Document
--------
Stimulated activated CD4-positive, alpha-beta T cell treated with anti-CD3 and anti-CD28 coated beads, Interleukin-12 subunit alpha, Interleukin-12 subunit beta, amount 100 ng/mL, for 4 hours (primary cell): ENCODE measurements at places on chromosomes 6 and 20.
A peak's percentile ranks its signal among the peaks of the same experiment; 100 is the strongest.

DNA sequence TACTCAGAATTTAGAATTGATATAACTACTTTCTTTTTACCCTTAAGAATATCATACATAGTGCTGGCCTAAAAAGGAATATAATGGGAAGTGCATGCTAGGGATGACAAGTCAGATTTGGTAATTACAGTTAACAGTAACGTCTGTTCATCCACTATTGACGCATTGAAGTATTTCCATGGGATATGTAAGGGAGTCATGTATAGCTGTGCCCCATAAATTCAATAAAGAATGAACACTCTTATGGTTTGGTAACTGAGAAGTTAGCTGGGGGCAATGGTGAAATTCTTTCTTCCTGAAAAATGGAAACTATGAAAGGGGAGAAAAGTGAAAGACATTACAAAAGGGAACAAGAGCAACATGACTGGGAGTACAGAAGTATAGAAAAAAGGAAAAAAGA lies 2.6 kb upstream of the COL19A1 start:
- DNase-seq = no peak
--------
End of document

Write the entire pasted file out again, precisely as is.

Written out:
Stimulated activated CD4-positive, alpha-beta T cell treated with anti-CD3 and anti-CD28 coated beads, Interleukin-12 subunit alpha, Interleukin-12 subunit beta, amount 100 ng/mL, for 4 hours (primary cell): ENCODE measurements at places on chromosomes 6 and 20.
A peak's percentile ranks its signal among the peaks of the same experiment; 100 is the strongest.

DNA sequence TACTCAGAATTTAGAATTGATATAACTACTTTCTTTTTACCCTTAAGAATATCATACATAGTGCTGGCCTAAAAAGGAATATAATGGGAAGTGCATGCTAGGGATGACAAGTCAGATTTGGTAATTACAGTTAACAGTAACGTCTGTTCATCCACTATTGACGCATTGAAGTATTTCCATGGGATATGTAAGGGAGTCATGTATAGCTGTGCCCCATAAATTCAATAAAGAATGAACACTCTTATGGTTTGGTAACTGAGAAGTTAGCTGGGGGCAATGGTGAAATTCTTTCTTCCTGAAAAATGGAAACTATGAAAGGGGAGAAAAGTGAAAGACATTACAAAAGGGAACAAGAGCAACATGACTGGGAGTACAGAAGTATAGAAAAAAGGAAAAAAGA lies 2.6 kb upstream of the COL19A1 start:
- DNase-seq = no peak